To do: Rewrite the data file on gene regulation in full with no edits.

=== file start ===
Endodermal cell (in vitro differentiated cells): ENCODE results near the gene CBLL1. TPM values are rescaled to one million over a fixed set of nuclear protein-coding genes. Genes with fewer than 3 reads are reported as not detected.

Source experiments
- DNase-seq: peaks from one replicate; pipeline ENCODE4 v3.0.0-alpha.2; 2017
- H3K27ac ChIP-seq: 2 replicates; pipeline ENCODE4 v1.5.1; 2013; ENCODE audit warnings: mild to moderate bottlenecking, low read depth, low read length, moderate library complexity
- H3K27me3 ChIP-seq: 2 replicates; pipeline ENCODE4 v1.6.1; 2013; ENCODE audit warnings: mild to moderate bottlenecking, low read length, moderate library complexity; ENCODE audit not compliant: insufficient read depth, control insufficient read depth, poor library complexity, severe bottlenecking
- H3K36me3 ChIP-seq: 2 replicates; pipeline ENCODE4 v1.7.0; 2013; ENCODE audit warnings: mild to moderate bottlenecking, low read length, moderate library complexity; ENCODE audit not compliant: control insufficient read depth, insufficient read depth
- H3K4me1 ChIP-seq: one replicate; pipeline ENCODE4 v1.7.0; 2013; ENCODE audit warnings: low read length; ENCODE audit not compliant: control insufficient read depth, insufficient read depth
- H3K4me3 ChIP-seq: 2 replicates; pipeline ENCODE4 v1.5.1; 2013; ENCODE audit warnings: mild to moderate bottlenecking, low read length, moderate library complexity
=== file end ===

Endodermal cell (in vitro differentiated cells): ENCODE results near the gene CBLL1. TPM values are rescaled to one million over a fixed set of nuclear protein-coding genes. Genes with fewer than 3 reads are reported as not detected.

Source experiments
- DNase-seq: peaks from one replicate; pipeline ENCODE4 v3.0.0-alpha.2; 2017
- H3K27ac ChIP-seq: 2 replicates; pipeline ENCODE4 v1.5.1; 2013; ENCODE audit warnings: mild to moderate bottlenecking, low read depth, low read length, moderate library complexity
- H3K27me3 ChIP-seq: 2 replicates; pipeline ENCODE4 v1.6.1; 2013; ENCODE audit warnings: mild to moderate bottlenecking, low read length, moderate library complexity; ENCODE audit not compliant: insufficient read depth, control insufficient read depth, poor library complexity, severe bottlenecking
- H3K36me3 ChIP-seq: 2 replicates; pipeline ENCODE4 v1.7.0; 2013; ENCODE audit warnings: mild to moderate bottlenecking, low read length, moderate library complexity; ENCODE audit not compliant: control insufficient read depth, insufficient read depth
- H3K4me1 ChIP-seq: one replicate; pipeline ENCODE4 v1.7.0; 2013; ENCODE audit warnings: low read length; ENCODE audit not compliant: control insufficient read depth, insufficient read depth
- H3K4me3 ChIP-seq: 2 replicates; pipeline ENCODE4 v1.5.1; 2013; ENCODE audit warnings: mild to moderate bottlenecking, low read length, moderate library complexity